This table was made in Philadelphia when the Rococo style was at its height. Originating in France in the 1720s, the style came to America by means of England in the late 1750s. One of the important sources for American furniture in that style was a design book published in 1754 by Thomas Chippendale.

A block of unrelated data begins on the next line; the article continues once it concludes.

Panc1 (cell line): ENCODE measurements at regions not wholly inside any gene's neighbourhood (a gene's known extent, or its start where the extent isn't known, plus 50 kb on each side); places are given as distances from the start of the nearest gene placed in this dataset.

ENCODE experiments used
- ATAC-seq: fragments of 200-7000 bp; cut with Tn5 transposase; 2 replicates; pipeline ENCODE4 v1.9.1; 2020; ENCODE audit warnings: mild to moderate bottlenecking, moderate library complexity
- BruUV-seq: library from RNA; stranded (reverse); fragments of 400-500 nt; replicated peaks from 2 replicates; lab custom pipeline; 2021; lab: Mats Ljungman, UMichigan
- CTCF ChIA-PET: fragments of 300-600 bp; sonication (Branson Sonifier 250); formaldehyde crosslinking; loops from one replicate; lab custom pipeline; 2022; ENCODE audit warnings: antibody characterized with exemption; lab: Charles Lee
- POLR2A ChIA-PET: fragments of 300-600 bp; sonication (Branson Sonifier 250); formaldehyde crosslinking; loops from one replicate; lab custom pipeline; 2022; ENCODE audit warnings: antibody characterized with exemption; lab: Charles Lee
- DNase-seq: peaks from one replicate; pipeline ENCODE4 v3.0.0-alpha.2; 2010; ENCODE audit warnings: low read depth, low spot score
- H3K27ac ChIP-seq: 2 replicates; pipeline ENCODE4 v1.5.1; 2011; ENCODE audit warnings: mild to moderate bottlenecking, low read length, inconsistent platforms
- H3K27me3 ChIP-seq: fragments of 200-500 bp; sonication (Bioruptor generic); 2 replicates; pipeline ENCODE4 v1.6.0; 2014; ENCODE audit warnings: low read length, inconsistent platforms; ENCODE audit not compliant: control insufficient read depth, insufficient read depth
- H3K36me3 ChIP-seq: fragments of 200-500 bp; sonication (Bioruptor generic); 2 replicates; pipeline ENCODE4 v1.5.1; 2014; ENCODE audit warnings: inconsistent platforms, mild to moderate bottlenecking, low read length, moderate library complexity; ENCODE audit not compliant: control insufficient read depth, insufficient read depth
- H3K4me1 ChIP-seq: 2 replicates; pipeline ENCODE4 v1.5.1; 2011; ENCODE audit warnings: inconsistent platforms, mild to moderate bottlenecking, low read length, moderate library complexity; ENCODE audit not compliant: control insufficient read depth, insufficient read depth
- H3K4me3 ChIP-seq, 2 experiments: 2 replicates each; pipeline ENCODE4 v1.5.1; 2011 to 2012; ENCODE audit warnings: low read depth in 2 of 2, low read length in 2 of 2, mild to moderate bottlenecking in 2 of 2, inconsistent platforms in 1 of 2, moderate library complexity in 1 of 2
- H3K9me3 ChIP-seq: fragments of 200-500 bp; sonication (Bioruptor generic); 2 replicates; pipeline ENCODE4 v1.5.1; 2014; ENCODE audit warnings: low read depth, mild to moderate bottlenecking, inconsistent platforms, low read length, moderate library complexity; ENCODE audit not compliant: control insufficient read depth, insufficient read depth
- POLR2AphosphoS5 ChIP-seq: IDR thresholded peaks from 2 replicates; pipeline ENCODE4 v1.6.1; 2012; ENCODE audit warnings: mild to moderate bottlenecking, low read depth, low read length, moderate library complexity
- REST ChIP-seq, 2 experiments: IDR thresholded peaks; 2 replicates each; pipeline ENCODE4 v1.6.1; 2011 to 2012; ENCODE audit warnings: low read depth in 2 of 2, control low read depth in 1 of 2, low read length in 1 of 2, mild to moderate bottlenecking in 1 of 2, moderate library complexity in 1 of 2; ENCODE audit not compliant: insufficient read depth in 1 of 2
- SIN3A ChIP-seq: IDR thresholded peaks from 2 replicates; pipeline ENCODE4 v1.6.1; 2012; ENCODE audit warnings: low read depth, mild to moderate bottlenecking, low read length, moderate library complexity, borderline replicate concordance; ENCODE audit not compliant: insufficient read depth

Together with its mate in the Pendleton Collection at the Rhode Island School of Design, this slab table must have made an impressive ensemble in 18th-century Philadelphia. The tables were probably commissioned for a principal parlor, or perhaps for adjoining rooms where their placement produced a mirrored symmetry. That they were conceived as a pair is evidenced by the subtle yet complementary variations on the two pieces. For example, on this frame the carved leaves trailing down the legs curl outward, and on the Pendleton table they turn inward. The central ruffles carved on the skirts, although identical in execution, also display a paired orientation, maintaining an asymmetry consistent with Rococo dictates. Made of mahogany and topped with a marble slab, this table was the most costly of its kind.